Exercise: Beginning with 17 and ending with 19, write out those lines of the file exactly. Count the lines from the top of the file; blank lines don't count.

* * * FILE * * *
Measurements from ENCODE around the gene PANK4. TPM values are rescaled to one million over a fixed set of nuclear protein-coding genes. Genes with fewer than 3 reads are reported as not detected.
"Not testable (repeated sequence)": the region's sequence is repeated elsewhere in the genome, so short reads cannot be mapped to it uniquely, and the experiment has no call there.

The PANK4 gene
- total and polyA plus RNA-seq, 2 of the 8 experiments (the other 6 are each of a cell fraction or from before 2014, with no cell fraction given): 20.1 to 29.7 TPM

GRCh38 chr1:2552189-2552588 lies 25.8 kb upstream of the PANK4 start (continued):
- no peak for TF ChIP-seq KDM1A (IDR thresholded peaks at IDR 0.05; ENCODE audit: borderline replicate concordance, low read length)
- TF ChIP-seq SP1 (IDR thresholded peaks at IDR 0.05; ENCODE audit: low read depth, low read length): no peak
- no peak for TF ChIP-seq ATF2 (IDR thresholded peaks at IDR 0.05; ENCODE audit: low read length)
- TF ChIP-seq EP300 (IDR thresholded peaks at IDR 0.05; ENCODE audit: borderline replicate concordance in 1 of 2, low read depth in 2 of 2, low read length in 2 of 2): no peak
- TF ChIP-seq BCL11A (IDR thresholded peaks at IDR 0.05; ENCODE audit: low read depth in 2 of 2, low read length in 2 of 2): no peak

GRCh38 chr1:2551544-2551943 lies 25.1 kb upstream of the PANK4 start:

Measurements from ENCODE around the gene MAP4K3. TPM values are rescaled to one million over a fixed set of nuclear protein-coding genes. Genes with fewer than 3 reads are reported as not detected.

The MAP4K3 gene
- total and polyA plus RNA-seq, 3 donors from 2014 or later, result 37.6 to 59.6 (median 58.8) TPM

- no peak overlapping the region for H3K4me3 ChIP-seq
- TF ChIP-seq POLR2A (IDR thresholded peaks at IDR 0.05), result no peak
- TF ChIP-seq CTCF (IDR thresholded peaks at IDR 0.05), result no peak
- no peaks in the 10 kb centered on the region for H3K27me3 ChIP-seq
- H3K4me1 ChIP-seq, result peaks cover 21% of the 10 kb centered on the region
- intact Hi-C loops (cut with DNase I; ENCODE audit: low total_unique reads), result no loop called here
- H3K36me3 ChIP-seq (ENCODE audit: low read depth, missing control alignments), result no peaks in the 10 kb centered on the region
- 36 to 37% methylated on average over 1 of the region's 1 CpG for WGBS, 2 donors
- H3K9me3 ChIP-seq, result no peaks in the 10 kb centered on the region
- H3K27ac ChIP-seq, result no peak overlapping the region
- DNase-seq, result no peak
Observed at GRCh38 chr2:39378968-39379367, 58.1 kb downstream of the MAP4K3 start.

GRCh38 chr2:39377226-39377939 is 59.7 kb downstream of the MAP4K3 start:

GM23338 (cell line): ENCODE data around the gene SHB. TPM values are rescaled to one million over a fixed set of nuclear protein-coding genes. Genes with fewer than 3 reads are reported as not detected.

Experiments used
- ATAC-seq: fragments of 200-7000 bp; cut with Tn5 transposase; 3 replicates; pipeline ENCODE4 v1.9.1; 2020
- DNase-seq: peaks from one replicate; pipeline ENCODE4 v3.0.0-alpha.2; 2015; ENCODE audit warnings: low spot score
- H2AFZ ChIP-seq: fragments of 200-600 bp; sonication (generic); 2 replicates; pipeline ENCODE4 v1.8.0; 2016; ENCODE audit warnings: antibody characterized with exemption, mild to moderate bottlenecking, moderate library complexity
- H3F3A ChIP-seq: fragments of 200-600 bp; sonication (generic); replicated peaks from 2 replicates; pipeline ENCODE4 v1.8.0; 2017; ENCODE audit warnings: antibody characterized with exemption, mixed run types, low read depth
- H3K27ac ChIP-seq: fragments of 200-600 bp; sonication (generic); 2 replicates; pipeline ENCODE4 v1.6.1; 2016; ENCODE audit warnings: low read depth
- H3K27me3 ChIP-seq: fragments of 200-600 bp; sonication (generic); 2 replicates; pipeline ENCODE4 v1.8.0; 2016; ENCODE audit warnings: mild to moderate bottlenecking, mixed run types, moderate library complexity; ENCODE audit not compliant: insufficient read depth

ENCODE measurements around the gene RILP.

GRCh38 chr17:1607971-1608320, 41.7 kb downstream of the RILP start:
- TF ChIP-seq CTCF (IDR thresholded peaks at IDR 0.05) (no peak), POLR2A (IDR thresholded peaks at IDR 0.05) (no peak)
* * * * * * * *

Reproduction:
- TF ChIP-seq CTCF (IDR thresholded peaks at IDR 0.05), result no peak
- no peaks in the 10 kb centered on the region for H3K27me3 ChIP-seq
- H3K4me1 ChIP-seq, result peaks cover 21% of the 10 kb centered on the region